A senior Auckland unionist says the proposed "living wage" of $18.40 an hour is not enough in Auckland.
Service and Food Workers Union lead organiser Len Richards told a conference launching the living wage at AUT University yesterday that Aucklanders needed $24 an hour to pay higher rents and other costs.
But Lower Hutt-based Anglican Family Centre researchers Reverend Charles Waldegrave and Peter King, who calculated the $18.40 rate as the minimum required to "live with dignity" in New Zealand, said it was impossible to take account of all workers' different circumstances.
"If you have five children, that's a huge difference too," Mr Waldegrave said.
The researchers attracted mostly friendly questions from an audience made up largely of the union and community groups that are backing the campaign for a living wage.
They acknowledged that the living wage would have been $24.11 an hour in Auckland if they had used the lower-quartile rent for a three-bedroom house in Auckland of $438 a week instead of the national average of $275.
But they argued in their report that it was clearer to set a national living wage and ask the Government to increase the accommodation supplement to cover Auckland's higher rents.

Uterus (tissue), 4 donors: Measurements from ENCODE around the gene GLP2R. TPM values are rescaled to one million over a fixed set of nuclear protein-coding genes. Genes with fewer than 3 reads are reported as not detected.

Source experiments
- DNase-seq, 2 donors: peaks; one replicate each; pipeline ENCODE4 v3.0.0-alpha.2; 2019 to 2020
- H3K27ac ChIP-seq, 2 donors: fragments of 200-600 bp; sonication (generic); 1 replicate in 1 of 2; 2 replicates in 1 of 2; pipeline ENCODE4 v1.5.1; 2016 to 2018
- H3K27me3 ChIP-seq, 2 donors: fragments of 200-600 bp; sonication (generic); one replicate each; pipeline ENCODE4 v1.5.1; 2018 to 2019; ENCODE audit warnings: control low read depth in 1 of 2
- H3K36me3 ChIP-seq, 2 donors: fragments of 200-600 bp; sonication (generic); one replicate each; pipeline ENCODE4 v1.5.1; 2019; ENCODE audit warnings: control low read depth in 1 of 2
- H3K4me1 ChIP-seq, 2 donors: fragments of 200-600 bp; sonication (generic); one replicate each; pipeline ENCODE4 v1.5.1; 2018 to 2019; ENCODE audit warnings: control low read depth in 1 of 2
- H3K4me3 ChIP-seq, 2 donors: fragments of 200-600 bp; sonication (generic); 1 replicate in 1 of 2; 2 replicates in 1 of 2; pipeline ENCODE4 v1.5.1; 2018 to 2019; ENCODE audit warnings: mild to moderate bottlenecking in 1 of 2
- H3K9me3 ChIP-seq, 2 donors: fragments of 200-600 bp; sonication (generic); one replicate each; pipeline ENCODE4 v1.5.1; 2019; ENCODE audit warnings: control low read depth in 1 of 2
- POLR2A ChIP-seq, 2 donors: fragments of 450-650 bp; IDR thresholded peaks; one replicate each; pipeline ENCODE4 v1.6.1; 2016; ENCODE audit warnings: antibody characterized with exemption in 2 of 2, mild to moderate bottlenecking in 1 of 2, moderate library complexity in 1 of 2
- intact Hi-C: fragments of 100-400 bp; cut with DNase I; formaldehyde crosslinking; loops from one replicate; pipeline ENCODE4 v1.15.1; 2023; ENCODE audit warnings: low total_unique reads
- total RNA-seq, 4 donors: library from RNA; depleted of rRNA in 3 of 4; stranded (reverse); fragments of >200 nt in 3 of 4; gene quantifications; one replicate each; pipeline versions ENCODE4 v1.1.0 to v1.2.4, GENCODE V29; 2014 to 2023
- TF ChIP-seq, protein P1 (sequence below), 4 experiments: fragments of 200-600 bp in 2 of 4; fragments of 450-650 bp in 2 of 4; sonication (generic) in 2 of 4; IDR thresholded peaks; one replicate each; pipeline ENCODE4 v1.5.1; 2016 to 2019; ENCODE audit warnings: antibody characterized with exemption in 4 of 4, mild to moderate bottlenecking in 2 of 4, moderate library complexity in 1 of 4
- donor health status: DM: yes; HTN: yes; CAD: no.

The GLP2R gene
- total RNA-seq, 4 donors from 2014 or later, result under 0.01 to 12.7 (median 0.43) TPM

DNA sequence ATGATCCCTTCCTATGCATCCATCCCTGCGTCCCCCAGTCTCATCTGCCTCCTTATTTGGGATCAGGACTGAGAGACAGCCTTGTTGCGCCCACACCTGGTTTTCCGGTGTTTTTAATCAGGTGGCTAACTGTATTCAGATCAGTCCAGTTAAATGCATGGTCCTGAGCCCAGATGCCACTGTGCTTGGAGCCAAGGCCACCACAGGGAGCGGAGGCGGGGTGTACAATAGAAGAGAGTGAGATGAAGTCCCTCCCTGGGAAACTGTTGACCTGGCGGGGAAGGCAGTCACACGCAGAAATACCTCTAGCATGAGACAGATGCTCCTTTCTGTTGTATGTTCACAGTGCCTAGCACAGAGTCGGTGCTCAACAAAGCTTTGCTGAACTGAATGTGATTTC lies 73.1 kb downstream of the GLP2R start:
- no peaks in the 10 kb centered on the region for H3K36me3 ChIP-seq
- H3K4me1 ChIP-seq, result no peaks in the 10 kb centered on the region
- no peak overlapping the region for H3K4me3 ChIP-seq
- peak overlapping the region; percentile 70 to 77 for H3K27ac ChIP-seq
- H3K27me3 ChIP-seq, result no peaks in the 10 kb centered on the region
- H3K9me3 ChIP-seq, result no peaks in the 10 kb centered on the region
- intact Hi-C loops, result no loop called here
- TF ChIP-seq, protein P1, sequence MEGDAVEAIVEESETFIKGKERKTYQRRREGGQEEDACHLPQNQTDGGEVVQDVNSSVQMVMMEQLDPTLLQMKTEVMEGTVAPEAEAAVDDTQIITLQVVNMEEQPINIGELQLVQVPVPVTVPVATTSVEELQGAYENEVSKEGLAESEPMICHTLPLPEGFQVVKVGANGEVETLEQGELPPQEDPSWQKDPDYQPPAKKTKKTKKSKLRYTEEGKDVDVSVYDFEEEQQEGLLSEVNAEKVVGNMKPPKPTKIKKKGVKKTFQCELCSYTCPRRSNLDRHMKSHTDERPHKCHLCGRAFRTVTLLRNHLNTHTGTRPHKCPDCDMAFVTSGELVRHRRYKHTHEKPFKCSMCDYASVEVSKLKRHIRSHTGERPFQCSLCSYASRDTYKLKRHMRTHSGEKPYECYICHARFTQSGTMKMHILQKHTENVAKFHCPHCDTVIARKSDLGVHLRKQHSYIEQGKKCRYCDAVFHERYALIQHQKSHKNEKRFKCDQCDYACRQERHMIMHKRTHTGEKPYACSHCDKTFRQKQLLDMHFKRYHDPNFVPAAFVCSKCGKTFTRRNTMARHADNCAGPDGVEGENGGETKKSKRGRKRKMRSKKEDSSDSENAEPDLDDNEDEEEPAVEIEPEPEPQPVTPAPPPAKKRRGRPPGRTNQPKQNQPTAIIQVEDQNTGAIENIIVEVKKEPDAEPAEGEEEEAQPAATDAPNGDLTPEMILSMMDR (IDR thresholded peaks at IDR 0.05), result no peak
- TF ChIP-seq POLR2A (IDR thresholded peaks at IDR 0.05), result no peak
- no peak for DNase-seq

Mr Richards said that approach would not work.
"If you raised the accommodation supplement in Auckland, the rents would go up. It's a landlord's subsidy," he said. "I think the best way to address that situation is actually to have an Auckland living wage rate, because it's clear that Auckland costs are so much higher."
London's living wage of £8.55 ($15.62) an hour, endorsed by mayor Boris Johnson, is 15 per cent higher than the £7.45 ($13.61) set for the rest of Britain.
However, Auckland's $24.11 is not only 30 per cent higher than the proposed $18.40 national living wage, but is higher too than the national median wage of $20.86 an hour, so it would mean seeking higher wages for the lowest-paid Aucklanders than for more than half of all workers.
Waikato University labour economist Dr Bill Cochrane said median three-bedroom house rents varied hugely within Auckland, from just under $400 a week in the poorest areas up to around $750.
"Your basic problem is the affordability of housing. People can't afford the housing that there is because there is a lack of adequate affordable housing," he said. "The emphasis should be on the provision of public housing."
Council of Trade Unions economist Dr Bill Rosenberg said the Government should also consider different rates of benefits and tax credits for Auckland.
Officials reviewing the accommodation supplement and state house rental policies were due to report in December, and new Housing Minister Nick Smith is likely to be considering their recommendations now.